October 7, 2009

Quote for the Day Year

Filed under: Church,Philosophy — Bob Gifford @ 11:41 am

A Sully quote for the day. Given the name of this blog, I have to pass it along:

“Faith means doubt. Faith is not the suppression of doubt. It is the overcoming of doubt, and you overcome doubt by going through it. The man of faith who has never experienced doubt is not a man of faith,” – Thomas Merton.

October 2, 2009

The Flaws in the Tea Party Conservative Ideology

Filed under: Random Stuff — Bob Gifford @ 4:34 pm

The libertarian wing of the conservative movement has two intellectual problems, it seems to me.

The first is their canard that taxes is the moral equivalent of stealing. US economic growth, i.e. our income, is to a large extent thanks to government. The low cost of raising equity capital? Government (SEC). Low friction commerce within the US? Government (enforcement of regulations means we don’t have to worry that we’re being lied to or sold worthless drugs, lead paint, tainted milk, infected meat, etc etc). The fact that we aren’t all left penniless because our banks failed? Government (Fed, Treasury, FDIC). Like the low cost of pretty much any commodity? Government (FTC preventing monopolies and price-fixing). Like being able to buy cheap plastic stuff from China? Government (trade deals). So much of our personal wealth and standard of living in the US is directly due to government.

Disagree? Let’s look at countries that don’t have such government mechanisms. Mexico, Russia, Turkey, where graft and bribes are required to get anything done. China, where the drive for profitability of party members’ companies leads to tainted milk. Every single one of the prosperous countries in the world have effective government regulation of commerce. Every one. And every country that does not is stuck in poverty.

But anti-government anti-tax conservatives don’t want to pay for what they’re getting. They’re selfish that way. They insist that what the rest of us consider “paying your own way” is “theft”. The government (i.e. the people) say that if you are going to receive all of these benefits, you’re going to pay for them whether you like it or not. And rightly so. To do otherwise would make all of us worse off. Think Darfur, where as I understand their marginal tax rates are rather low and regulatory burdens fairly light.

Problem #2: libertarian conservatives live in an either/or world, as though there are only two choices: pure libertarianism, or pure communism. Put differently, we either exalt the individual and ignore the community, or exalt the community and ignore the individual.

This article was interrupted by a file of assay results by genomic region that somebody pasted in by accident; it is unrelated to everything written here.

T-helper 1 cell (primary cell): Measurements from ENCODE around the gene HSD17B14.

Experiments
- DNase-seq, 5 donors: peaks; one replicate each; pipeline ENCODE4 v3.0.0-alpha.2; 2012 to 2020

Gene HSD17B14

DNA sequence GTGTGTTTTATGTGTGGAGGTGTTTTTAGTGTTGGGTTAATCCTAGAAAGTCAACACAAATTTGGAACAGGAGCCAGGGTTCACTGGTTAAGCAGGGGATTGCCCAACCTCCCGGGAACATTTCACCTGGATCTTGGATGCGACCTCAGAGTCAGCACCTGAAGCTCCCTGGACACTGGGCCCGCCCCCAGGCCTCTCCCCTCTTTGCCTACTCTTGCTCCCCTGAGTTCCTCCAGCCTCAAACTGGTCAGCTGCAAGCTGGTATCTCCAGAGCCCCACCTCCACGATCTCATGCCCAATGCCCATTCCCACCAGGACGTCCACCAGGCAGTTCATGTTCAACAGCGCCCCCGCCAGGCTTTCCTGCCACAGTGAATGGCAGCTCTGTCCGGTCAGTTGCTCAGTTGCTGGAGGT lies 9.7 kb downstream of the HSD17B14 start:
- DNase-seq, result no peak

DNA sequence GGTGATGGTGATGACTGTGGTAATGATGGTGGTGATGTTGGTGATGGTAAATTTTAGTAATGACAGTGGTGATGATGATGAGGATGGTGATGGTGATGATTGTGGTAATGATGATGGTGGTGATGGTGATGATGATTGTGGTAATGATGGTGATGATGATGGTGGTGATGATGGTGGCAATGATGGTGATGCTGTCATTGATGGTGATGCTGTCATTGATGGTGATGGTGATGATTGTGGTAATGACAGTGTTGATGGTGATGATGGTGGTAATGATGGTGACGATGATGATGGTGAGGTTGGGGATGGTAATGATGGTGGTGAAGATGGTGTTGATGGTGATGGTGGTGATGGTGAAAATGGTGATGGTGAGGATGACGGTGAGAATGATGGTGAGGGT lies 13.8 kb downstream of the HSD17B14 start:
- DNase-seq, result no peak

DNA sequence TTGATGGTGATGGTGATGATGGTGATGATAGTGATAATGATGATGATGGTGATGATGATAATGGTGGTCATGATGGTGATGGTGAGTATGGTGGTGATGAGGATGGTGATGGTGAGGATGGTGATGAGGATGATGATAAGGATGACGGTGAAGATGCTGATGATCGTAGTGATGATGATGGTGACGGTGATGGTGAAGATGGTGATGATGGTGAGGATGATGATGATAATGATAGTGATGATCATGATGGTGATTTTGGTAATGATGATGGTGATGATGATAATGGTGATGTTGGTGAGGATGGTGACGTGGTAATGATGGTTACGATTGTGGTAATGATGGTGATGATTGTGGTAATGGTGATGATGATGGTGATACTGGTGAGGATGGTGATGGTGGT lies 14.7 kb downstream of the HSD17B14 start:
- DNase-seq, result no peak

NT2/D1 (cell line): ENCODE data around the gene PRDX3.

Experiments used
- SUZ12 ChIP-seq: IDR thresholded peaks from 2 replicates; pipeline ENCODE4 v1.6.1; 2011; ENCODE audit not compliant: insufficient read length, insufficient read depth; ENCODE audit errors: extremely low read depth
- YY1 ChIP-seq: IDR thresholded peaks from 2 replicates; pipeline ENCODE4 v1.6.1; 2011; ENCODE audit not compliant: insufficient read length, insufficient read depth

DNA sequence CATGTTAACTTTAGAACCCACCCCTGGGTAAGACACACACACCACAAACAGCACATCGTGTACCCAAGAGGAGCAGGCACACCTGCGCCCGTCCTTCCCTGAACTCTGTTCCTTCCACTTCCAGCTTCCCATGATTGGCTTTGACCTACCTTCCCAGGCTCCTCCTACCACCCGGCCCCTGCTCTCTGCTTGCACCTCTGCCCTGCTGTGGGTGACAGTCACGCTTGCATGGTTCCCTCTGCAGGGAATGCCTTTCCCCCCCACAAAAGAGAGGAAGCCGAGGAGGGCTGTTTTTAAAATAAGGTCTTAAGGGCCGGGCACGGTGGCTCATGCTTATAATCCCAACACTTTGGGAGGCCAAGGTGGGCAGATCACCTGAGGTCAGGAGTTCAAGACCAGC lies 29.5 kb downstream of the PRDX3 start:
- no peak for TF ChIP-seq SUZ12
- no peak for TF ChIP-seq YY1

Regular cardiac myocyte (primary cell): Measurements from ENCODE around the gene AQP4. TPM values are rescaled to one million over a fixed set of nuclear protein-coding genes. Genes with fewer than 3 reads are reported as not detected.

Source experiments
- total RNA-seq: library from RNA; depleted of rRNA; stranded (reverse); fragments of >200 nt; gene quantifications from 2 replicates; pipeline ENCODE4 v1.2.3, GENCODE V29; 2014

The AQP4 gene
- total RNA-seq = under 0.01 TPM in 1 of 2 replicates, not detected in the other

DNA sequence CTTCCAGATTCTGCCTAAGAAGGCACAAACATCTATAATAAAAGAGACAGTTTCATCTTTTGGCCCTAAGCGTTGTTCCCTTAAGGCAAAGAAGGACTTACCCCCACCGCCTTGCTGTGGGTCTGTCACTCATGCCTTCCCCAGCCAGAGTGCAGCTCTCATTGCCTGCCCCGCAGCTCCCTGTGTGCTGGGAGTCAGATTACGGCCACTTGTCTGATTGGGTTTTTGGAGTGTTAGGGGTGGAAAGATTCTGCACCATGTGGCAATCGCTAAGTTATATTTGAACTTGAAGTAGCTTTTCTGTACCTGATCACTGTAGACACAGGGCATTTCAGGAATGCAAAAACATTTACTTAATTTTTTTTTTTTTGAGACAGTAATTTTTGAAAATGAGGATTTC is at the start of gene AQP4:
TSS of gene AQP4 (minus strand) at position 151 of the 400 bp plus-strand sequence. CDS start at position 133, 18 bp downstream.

But it’s not an either/or proposition. We must find a balance between individualism and communalism (not communism). France, say, has found a balance that is too far towards communalism for me. Among developed nations, the US is the furthest towards individualism. I believe we should nudge it a bit towards communalism in some things, but not many and not very far. The world is analog, not binary, and I just want to turn the dial a tad to the left.

That doesn’t make me a communist, and doesn’t mean I don’t care about individual freedoms. I care very much. I care about civil liberties that many on the right are happy to sacrifice to communalism: privacy, protection from unlawful search and seizure, freedom of speech (flag burning, say), and many more. So the anti-government libertarians too are somewhere in between pure libertarianism and communism. We’re just at different points on the spectrum.

The libertarian conservatives view the left as godless, as if our political beliefs are unchristian. So is my view compatible with Christianity? Oh my yes. I want a community where people aren’t ruined financially because they get cancer, or where they die from cancer needlessly. Where, while we treasure individual liberties, we also balance them against a communal desire to care for the least of these. And we do these things together, as a people deciding these things democratically, under the rule of law. As a people realizing that we can do some things together that none of us can do alone. As a people understanding that, while we are all individuals, we all suffer or benefit from the well-being of the entire community.

The Tea Party right, however, seems to want a world in which they benefit from the vibrant and thriving society all around them, but don’t have to pay for it. Now that’s not Christian.

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